2 people found this helpful
  10. Donte'
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    11 February 2018 in reply to White Rose

    Beautiful experience White Rose.

    I'm glad you happened to be there and chose to respond to this person's need in the way you did. Clearly this was as rewarding for him as for you!

    Often we can be so busy and preoccupied with whatever is happening in our own little world that we dismiss events and situations that take place all around us. Sometimes we are oversaturated with so much drama that we choose to put our headphones on and wear our dark sunglasses avoiding eye contact. Especially for those who commute daily with public transport through the city. We might also feel scared at times, or not know what is the right thing to do and prefer to just keep walking so we don't do the wrong thing or get into trouble. Let someone else deal with it.

    There are many times I look back and think how would have been if I didn't stop to find out if someone was ok. Other times I ponder what would have happened if I hadn't dismiss the plea for help.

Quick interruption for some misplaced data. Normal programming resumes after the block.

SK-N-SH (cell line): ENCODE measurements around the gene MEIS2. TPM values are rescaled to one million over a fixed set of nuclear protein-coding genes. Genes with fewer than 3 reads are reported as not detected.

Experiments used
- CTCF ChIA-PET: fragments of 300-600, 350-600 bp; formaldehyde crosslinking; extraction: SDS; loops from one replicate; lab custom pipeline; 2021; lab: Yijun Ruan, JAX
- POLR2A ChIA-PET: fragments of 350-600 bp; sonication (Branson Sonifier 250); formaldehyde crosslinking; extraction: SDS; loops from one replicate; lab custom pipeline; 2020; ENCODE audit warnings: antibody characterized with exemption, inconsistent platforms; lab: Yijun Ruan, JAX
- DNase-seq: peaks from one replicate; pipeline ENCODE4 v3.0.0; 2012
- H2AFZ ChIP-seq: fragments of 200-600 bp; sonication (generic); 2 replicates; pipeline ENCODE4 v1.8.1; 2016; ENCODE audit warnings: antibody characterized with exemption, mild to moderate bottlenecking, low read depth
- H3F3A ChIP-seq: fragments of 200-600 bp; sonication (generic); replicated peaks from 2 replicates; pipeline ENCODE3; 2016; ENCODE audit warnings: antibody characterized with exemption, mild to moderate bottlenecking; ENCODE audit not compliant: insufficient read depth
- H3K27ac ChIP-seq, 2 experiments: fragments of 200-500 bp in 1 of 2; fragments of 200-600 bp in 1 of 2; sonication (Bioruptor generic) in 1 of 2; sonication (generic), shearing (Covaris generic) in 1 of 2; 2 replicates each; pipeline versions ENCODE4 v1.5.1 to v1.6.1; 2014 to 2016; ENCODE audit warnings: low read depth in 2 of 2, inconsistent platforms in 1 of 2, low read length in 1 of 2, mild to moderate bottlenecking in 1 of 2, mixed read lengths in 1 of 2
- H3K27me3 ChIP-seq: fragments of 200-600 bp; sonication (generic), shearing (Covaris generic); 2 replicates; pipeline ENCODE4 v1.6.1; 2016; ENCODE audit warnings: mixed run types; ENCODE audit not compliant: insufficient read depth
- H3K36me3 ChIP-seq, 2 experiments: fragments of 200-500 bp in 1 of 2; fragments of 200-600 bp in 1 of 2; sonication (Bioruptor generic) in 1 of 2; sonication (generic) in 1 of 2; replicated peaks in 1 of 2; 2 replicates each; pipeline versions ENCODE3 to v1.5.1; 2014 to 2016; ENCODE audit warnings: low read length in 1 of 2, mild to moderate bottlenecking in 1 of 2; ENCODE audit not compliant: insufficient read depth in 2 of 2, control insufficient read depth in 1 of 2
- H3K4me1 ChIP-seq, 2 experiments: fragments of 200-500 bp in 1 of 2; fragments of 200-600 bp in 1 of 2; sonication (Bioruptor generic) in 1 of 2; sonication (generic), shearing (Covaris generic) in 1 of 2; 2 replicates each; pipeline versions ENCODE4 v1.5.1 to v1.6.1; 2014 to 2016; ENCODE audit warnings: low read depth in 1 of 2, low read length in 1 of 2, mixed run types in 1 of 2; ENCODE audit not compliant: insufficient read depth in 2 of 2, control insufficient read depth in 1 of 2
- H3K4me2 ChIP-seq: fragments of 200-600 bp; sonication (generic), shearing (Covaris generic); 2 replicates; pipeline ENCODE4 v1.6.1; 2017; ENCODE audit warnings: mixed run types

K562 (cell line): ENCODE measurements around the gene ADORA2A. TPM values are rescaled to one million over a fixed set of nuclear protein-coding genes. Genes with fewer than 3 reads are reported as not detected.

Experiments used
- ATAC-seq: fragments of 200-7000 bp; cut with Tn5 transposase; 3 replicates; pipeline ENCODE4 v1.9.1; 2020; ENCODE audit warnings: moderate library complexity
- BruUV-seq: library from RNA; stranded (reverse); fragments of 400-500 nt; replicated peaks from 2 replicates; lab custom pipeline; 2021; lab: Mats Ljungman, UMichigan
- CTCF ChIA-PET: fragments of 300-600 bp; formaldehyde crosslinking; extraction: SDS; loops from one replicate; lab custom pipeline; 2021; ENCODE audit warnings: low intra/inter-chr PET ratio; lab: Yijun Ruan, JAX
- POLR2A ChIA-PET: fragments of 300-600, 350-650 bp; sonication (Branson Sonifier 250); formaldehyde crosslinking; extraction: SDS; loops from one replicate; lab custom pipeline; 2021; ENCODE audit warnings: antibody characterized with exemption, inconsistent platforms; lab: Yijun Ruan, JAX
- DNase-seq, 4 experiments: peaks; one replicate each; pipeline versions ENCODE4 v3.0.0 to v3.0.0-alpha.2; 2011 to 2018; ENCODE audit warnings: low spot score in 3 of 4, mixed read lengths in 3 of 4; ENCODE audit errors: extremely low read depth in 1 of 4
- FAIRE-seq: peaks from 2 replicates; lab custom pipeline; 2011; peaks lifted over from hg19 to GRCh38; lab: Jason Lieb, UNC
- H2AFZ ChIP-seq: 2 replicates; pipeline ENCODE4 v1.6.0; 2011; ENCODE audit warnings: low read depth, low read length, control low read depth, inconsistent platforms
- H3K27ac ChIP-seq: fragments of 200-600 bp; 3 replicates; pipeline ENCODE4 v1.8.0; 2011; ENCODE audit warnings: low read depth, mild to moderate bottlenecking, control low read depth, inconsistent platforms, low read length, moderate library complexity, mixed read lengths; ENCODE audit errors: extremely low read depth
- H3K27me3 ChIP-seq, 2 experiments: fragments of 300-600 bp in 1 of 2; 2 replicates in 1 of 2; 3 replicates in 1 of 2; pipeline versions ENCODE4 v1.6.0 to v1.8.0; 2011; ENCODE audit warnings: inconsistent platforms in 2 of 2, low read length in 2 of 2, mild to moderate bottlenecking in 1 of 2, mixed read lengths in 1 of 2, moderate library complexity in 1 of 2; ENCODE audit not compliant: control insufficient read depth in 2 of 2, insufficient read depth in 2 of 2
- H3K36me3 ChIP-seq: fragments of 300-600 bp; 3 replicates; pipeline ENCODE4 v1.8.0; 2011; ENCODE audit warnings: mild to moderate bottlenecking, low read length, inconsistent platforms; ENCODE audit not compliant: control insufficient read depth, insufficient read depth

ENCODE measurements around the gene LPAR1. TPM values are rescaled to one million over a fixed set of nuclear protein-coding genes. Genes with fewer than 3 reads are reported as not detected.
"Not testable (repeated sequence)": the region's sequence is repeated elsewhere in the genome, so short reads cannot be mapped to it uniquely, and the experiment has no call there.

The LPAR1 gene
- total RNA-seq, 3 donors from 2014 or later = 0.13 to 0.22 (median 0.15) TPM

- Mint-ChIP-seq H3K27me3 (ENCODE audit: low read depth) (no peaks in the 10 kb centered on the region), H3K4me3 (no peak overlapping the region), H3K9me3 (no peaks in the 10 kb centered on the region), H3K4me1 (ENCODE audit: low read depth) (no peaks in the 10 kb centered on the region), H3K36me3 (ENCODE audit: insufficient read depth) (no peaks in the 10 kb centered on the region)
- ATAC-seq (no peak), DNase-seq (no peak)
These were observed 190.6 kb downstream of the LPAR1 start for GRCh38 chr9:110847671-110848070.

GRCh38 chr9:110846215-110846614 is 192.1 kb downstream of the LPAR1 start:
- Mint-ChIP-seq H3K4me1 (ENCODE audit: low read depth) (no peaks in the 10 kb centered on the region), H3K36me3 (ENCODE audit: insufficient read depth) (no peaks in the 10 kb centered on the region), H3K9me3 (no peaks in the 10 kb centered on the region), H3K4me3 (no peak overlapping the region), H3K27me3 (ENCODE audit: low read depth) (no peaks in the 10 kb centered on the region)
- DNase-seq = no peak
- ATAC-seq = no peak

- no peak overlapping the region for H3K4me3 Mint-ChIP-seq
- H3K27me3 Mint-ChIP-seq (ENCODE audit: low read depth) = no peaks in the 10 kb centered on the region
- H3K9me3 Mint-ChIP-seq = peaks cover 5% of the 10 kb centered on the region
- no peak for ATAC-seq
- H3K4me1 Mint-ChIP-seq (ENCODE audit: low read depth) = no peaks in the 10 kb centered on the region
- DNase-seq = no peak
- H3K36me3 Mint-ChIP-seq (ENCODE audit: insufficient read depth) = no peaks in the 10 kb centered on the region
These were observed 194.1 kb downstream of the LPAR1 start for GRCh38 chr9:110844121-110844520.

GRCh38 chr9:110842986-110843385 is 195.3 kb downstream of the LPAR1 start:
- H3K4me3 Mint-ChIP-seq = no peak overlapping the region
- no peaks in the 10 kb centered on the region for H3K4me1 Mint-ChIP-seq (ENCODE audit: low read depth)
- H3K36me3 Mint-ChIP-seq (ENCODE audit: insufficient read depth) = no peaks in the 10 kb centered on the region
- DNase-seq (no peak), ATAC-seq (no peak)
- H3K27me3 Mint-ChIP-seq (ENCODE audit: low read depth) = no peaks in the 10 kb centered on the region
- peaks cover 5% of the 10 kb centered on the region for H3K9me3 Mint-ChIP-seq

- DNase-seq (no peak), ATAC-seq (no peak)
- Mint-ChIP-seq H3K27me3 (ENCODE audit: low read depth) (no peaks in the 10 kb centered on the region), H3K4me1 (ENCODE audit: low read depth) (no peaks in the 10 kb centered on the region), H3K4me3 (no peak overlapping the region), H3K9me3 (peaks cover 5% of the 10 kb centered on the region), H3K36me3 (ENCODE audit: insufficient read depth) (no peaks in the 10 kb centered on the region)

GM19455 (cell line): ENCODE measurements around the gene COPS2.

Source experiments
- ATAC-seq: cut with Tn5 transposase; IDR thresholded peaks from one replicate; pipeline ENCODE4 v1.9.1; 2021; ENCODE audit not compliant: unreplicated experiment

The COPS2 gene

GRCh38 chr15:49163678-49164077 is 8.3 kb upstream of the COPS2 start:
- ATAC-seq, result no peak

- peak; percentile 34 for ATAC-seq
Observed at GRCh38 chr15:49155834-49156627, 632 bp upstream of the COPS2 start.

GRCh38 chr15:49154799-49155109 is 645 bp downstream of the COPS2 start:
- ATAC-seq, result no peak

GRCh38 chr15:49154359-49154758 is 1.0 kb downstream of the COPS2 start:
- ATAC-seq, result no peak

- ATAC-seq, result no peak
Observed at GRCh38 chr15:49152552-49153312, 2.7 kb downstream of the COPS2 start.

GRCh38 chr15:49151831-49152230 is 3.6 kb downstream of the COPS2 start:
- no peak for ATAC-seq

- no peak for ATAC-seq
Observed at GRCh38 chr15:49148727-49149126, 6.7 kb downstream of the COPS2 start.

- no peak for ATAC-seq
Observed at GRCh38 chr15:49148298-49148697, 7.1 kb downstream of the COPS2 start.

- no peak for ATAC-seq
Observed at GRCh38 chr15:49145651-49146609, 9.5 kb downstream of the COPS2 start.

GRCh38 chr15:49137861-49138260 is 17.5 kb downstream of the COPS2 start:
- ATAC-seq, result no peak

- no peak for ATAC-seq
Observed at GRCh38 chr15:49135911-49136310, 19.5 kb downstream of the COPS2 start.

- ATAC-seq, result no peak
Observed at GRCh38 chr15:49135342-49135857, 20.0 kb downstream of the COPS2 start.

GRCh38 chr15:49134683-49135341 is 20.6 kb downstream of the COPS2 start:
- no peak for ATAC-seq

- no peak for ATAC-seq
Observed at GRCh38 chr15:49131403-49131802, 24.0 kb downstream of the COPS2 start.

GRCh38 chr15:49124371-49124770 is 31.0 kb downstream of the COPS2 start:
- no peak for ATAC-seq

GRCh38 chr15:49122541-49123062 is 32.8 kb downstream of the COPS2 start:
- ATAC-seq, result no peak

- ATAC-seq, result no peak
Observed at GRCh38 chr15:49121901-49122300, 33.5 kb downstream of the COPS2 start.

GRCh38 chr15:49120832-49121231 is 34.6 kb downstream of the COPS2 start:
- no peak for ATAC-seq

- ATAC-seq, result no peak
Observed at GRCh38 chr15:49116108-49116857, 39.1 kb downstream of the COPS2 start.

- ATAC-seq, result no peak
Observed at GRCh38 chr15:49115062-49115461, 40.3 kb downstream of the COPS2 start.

I remember vividly after the death of my partner, I returned to work and most people wouldn't even mention his death. For months I was so angry and felt no one cares, no one understands. I lost interest in the job and in engaging with others and felt I gave so much for so many years without being valued or appreciated. Progressively I became very angry and resentful. I became bitter and cynical.

    When one day someone finally asked me how I'm coping, I let it all out and expressed exactly how I felt. I was angry, disillusioned, frustrated and was thinking of quitting. After allowing me to express my truth she brought to my attention that even though my feelings were real and legitimate, I also, do exactly the same - I walk down the corridor to the photocopier or to the staff room, and like everyone else haven't got a clue what lives people live, what issues they're faced with, what may trouble them, what battles they have etc and dismiss any pleas for empathy. She made me realize that day that even though we are all there to work and not make friends or psychoanalyze people's lives or provide counselling and support, we can still show that we care and pay attention to the often subtle signs that people display. It only took a few minutes that day to turn me around. It only was a small investment on her part that made a huge difference to me.